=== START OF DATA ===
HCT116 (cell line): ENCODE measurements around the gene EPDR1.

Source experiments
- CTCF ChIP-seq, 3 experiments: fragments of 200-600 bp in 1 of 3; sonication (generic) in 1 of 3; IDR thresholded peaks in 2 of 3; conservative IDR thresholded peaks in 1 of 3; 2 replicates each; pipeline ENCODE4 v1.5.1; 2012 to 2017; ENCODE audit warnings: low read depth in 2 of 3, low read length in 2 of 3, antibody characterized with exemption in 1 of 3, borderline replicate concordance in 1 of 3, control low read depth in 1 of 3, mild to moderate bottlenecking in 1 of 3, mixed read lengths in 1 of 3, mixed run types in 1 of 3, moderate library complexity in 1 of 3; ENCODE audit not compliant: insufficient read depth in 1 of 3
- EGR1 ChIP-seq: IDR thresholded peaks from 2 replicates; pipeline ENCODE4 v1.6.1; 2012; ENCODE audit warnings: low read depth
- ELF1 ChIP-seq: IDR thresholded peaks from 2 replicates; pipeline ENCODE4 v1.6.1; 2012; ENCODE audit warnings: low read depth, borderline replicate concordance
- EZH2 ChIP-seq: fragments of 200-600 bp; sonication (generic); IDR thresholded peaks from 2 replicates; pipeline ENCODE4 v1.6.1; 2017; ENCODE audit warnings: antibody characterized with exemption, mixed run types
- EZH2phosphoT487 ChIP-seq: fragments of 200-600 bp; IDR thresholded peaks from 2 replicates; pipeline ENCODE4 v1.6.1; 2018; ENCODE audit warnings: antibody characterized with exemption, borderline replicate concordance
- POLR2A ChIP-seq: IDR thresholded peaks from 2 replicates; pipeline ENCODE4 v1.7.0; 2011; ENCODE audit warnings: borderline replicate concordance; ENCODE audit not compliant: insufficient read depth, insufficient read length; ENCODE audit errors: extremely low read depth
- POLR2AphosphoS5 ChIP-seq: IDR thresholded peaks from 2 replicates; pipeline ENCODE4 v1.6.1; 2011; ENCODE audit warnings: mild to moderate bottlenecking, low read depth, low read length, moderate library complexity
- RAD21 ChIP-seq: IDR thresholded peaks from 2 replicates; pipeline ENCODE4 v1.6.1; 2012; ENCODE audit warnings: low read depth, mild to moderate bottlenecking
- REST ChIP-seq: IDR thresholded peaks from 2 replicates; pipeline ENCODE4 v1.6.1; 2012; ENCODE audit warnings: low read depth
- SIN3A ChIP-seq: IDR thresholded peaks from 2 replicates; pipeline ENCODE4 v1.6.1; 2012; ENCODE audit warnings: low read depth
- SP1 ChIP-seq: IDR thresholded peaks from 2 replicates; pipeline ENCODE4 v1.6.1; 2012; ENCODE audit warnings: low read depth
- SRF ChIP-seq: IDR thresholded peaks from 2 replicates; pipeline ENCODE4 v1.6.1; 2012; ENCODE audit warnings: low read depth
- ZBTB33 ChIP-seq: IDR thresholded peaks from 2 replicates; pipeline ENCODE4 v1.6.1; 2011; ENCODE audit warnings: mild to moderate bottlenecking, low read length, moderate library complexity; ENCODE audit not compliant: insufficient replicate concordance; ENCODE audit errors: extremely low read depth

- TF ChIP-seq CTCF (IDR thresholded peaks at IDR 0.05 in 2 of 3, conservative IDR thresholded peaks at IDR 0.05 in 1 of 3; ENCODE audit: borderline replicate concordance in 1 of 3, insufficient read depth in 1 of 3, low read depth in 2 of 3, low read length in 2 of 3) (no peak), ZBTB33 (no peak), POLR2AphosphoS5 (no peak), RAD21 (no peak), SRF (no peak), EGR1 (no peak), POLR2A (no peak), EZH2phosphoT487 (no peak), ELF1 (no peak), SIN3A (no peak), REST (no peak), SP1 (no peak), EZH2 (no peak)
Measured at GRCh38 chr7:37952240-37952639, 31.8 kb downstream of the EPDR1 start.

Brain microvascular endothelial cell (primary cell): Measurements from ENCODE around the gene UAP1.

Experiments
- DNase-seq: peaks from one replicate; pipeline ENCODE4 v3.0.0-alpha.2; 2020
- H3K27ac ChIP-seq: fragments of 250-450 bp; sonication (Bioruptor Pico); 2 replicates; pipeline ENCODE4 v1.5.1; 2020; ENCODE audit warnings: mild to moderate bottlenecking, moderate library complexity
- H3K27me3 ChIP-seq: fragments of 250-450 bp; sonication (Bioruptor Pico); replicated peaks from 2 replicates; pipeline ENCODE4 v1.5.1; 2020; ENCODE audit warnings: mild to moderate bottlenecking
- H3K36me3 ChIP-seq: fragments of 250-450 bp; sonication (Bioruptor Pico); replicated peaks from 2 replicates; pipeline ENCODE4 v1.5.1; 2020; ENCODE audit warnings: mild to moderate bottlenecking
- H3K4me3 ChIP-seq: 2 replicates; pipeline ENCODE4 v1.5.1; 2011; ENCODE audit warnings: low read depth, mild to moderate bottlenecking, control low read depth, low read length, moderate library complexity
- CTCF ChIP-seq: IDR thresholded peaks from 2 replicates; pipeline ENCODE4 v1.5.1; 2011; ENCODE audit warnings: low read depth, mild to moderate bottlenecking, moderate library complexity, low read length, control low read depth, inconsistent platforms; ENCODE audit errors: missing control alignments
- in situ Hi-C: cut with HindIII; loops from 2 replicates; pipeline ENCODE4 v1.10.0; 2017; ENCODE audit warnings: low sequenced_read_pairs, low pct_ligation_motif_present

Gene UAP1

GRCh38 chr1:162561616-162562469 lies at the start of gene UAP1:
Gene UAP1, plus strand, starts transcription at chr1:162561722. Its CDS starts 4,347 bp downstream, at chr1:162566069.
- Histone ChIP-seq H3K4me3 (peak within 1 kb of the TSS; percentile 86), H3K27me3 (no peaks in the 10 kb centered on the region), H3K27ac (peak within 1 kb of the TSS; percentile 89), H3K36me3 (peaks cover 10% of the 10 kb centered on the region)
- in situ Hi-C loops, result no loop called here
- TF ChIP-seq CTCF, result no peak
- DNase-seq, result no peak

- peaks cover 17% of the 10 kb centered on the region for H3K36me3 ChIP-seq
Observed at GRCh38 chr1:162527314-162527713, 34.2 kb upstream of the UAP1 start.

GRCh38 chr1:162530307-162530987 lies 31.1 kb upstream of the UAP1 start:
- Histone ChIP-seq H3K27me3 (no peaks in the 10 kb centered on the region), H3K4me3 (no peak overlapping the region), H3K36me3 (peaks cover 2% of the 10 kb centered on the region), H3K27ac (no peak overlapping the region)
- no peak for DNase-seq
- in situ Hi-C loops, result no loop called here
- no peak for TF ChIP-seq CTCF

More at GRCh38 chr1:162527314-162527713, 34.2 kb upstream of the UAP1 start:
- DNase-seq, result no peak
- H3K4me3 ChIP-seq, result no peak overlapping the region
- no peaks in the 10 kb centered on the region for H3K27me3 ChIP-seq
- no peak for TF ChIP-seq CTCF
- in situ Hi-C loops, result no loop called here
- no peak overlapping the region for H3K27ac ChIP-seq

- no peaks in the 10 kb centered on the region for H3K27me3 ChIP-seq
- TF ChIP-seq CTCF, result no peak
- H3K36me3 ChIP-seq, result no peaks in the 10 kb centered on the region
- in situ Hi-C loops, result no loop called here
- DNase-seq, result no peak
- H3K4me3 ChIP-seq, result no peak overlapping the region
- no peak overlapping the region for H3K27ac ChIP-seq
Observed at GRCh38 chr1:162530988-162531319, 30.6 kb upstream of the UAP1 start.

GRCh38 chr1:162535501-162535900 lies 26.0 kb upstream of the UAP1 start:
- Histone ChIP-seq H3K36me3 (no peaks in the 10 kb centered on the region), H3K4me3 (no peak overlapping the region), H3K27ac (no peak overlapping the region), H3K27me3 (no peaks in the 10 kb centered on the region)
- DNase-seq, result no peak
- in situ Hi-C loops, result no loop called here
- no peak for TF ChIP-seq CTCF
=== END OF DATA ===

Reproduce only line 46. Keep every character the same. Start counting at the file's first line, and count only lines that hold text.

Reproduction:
- in situ Hi-C loops, result no loop called here